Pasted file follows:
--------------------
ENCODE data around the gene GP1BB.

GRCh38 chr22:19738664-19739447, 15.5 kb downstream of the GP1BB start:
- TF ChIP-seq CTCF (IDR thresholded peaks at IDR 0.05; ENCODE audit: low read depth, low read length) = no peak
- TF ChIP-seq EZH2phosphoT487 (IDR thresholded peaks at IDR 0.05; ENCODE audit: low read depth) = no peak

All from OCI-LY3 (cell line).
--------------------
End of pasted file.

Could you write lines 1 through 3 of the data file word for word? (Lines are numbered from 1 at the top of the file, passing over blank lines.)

ENCODE data around the gene GP1BB.

GRCh38 chr22:19738664-19739447, 15.5 kb downstream of the GP1BB start:
- TF ChIP-seq CTCF (IDR thresholded peaks at IDR 0.05; ENCODE audit: low read depth, low read length) = no peak